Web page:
A pensioner who feels no pain or fear could open the door to a new generation of pain-relief and anxiety medications after scientists discovered the genetic mutations that make her so rare.
For decades Jo Cameron has been cheerfully bumping, burning and bruising herself in all manner of mishap, yet she never stopped to ask why her injuries did not hurt.
She gave birth to both her children without once resorting to drugs; she laughs off offers of anaesthetic during dental work, and when she burns herself while cooking on the Rayburn in her Scottish Highlands home, often the first she knows about it is the smell of her own burning flesh.
Virtually nothing worries her. When a wayward white van careered into her car on a remote country road, leaving her upside down in a ditch, it was she, totally unfazed, who found herself comforting the driver.
It was not until Mrs Cameron's sixties, as she was preparing for an arthritis operation on her hand, that she - or anyone in the medical profession - first suspected she was different.
“My anaesthetist said “you will definitely need strong pain-killers after this because it can be a very brutal”,” she told The Telegraph.
“I said “I bet I won’t”. When he came round after the operation and saw that I was right he said “This really isn’t normal”.”
This followed an operation to repair severe joint degeneration on her hip, which specialists had refused her twice because the key diagnostic criterion was pain.
Now 71, Mrs Cameron, who lives with her husband Jim near Loch Ness, has become the focus of intense research by scientists eager to establish if her sky-high pain threshold can be traced to the same location in her genome as her fearless and optimistic qualities.
The researchers were further spurred on to investigate a genetic explanation by Mrs Cameron’s recollection of her late father as a man who “hardly ever complained” and was never seen to take a pain-killer in his life.
Led by University College London (UCL), the team has now alighted on two mutations - dubbed FAAH-OUT - of a gene known to play a role in endocannabinoid signalling, which is central to pain sensation, mood and memory.
Further tests revealed that Mrs Cameron’s 41-year-old son, Jeremy, also has an unusual mutation to his FAAH gene, although neither the mutation nor his relatively high pain threshold are as pronounced as those of his mother.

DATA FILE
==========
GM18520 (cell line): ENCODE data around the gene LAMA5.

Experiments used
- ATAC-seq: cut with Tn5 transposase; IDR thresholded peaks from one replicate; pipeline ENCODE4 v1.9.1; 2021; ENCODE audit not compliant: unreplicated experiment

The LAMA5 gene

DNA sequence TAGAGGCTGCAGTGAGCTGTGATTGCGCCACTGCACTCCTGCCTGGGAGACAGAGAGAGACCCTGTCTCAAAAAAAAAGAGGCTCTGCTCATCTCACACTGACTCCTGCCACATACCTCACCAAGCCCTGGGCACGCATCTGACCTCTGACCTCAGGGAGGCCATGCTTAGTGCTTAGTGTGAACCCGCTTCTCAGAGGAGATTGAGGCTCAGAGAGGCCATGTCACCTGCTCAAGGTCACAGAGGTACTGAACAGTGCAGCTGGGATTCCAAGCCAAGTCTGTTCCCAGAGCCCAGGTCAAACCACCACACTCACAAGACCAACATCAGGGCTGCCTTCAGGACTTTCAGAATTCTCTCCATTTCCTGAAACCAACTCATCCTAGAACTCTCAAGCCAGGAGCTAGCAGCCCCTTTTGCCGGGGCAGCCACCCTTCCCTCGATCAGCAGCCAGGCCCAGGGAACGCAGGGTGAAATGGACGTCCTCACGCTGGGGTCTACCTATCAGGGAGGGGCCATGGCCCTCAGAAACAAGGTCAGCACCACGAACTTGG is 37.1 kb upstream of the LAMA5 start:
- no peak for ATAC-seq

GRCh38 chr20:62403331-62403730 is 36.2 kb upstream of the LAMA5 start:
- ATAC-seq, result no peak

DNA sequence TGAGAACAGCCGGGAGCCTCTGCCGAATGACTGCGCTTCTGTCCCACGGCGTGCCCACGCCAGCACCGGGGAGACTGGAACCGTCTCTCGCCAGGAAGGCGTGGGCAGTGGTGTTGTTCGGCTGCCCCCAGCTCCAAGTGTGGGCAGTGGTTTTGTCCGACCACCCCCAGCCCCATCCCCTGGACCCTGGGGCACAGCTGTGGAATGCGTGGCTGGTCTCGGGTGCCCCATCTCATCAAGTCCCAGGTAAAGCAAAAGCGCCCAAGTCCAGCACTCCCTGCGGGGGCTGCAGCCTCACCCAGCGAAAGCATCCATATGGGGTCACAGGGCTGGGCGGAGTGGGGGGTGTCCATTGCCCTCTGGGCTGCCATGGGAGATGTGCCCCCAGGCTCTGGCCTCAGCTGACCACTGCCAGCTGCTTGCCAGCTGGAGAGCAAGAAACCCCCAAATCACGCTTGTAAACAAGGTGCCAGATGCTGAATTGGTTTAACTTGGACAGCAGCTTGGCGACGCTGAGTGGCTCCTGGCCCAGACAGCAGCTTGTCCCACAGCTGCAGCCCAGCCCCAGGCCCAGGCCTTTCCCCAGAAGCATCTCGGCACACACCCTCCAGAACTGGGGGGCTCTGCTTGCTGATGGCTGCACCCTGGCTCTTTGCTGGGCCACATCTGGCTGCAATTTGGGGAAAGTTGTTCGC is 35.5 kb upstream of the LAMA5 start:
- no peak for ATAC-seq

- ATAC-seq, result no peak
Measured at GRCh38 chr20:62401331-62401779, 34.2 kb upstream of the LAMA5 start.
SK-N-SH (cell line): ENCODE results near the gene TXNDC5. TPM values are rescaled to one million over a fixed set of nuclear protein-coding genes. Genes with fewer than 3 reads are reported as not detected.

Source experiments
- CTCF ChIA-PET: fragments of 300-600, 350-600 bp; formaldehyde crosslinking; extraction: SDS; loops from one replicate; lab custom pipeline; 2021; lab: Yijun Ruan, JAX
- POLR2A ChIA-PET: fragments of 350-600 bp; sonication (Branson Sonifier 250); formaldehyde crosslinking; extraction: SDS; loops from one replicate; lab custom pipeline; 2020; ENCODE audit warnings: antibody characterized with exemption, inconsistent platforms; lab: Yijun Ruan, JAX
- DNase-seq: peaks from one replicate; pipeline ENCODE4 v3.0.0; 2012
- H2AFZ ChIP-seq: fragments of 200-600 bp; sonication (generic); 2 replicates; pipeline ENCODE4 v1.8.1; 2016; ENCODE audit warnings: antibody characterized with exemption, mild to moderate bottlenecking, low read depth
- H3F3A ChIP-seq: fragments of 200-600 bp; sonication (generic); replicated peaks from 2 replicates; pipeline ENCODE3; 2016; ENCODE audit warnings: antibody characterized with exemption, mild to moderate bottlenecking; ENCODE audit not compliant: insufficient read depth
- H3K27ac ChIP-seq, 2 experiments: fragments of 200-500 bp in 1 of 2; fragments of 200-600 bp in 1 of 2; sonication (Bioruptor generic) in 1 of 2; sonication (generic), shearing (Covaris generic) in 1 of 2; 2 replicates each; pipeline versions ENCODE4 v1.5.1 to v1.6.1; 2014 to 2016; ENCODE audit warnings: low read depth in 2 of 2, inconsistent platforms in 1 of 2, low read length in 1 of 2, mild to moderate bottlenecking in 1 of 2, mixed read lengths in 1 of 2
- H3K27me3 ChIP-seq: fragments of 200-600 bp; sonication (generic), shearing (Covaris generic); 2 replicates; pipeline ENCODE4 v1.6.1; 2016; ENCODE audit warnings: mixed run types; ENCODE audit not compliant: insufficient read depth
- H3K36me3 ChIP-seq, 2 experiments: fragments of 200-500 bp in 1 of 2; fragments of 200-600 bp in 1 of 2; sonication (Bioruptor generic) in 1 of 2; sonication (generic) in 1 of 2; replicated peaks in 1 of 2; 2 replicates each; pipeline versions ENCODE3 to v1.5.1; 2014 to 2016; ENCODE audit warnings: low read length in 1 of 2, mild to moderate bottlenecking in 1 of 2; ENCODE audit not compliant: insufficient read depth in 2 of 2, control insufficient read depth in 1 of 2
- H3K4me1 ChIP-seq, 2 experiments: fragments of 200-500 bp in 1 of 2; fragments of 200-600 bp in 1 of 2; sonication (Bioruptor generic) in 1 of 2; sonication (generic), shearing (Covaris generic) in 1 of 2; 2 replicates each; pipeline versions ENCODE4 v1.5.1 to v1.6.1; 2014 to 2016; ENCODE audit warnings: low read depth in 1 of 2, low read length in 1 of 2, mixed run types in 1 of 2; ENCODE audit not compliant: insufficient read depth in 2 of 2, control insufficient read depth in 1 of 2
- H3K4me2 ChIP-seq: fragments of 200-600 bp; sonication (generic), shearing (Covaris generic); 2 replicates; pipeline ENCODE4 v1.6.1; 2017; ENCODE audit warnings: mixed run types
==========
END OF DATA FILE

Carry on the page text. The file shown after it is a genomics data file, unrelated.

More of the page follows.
“It makes a lot of sense and puts everything into perspective,” she said.
“I’ve always been covered in bumps and burns and bruises.
“I used to think I was just clumsy, but now I know I’m not. I just don’t get the pain signals that others learn from.”
Despite enjoying a near total absence of pain her entire life, Mrs Cameron’s unusual disposition has caused her to delay seeking treatment for injuries, meaning they are often more complicated to heal.
Eighteen months ago she smashed her knee on the ground after tripping on a pothole.
The impact would have been agony for most people, yet Mrs Cameron thought nothing of it and it was only hours later when she could not stand up from dinner that she sought medical help.
It turned out she was suffering significant internal bleeding which could have been prevented with immediate help.
However, the up-side is an almost total fearlessness and optimistic outlook.
This was clinically evidenced when she scored the lowest possible mark on a standard anxiety test.
It served her well during her 42-year career working with severely physically and mentally disabled children and adults, as well as on one camping holiday when, on the first day, she tripped headfirst into a rock, knocking her front teeth out.
“My husband assumed that would be the end of the holiday, but I stood up and carried on," she said.
“People think I’m being a martyr but I’m not, it’s just the way I am.”
Now the research team, which included experts at the universities of Oxford and Calgary, believe their genetic discovery, published in the British Journal of Anaesthesia, can begin the development of a new class of drugs capable of treating both pain and anxiety.
“We hope that with time, our findings might contribute to clinical research for post-operative pain and anxiety, and potentially chronic pain, PTSD (post-traumatic stress disorder) and wound healing, perhaps involving gene therapy techniques,” said Dr James Cox, one of the lead authors.
“People with rare insensitivity to pain can be valuable to medical research as we learn how their genetic mutations impact how they experience pain, so we would encourage anyone who does not experience pain to come forward.”
Dr Devjit Srivastava, the NHS consultant anaesthetist who originally spotted Mrs Cameron’s rare status, added: “The implications for these findings are immense.”
Mrs Cameron said: “I would be elated if any research into my own genetics could help other people who are suffering. I had no idea until a few years ago that there was anything that unusual about how little pain I feel – I just thought it was normal. Learning about it now fascinates me as much as it does anyone else.”
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